May 7, 2013
Financial Times, 5/6/2013
The auto industry’s love affair with Mexico seems to know no bounds these days. Just days after Japan’s Honda announced the creation of a $470m transmission plant in the country, it was the turn of Audi to laid the foundation stone for a $1.3bn assembly plant in Mexico over the weekend. Aimed at challenging BMW’s global leadership of the international luxury SUV market, the new factory is expected to come on stream in 2016, building 150,000 Q5 SUVs a year. In addition, Rupert Stadler, Audi’s chief executive, said the company is mulling a Q6 version that would double the plant’s capacity.
The plant is being build at San José Chiapa between the city of Puebla and the port of Veracruz, handily located for shipment of vehicles to the US eastern seaboard and Europe. While many of the new investment in Mexico’s export-led auto industry has been heading to the nation’s Colonial heartland and further north, Puebla is a home-from-home for German carmaker Volkswagen, the parent company of Audi.
February 6, 2013
By James McKeigue, MoneyWeek, 2/5/2013
I’m not going to downplay the social impact and human suffering that the drug war is causing. And I’m not ignoring the unfairness and inequality created by the pernicious spread of corruption. But the fact is, Mexico’s economy is powering on regardless of these evils. And while high-profile accidents and drug battles are scaring away retail investors, a lot of the ‘smart money’ is already in the country. For example, during the first three quarters of 2012, institutional investors poured $57bn into Mexican stocks and bonds. That’s five times more than went to Brazil. Why is that happening?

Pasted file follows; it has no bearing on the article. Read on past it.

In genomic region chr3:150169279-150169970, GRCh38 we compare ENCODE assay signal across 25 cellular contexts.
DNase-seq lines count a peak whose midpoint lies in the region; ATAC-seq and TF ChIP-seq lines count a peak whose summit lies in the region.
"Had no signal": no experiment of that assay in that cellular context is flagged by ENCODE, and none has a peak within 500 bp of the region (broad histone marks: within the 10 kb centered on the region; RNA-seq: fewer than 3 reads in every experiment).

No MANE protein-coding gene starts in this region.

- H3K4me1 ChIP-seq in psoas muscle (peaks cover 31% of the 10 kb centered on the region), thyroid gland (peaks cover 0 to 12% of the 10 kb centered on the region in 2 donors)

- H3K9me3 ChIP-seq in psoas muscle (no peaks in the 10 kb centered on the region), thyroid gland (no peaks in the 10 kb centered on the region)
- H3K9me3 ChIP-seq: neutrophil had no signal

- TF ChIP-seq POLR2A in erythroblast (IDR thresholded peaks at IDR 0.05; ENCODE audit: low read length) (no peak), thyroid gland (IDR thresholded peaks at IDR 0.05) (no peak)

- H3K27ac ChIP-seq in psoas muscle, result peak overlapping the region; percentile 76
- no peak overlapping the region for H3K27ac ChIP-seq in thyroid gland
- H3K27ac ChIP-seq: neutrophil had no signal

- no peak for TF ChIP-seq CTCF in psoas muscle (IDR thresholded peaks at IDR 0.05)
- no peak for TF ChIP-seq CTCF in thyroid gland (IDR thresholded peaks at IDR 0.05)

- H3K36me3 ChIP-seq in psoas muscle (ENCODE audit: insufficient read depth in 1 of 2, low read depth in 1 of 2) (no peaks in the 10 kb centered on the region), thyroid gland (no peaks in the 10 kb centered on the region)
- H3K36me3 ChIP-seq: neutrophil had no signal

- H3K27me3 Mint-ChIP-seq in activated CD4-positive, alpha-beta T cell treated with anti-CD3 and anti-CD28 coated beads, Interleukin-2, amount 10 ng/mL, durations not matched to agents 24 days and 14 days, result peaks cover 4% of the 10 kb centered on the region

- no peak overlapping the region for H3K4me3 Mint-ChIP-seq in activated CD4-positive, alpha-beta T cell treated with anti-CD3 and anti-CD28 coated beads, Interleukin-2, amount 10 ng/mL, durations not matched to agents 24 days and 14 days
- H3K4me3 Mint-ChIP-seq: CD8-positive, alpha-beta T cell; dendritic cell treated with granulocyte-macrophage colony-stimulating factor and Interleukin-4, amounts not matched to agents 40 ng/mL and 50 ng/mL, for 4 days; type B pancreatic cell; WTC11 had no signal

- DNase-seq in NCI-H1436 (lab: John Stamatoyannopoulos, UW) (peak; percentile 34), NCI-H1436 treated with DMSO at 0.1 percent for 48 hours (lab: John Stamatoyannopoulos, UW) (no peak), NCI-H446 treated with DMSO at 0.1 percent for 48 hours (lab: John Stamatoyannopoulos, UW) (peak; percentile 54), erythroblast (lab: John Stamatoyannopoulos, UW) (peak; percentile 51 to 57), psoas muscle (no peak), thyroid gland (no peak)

Firstly I’m not surprised. I’ve spent a lot of time in Mexico, including a stint reporting there for a US mining publication, and I’ve always been impressed how far removed life in Mexico City is from the drug problems. Indeed, if it wasn’t for the local press’s penchant for gory pictures of bloodstained drug lords lying sprawled on roadsides, I would have forgotten all about it. But it’s been a few years since I was last there, so I got in touch with one of my contacts, Eduardo González, a lawyer with Mexican firm Creel.
January 28, 2013
The New York Times, 1/26/2013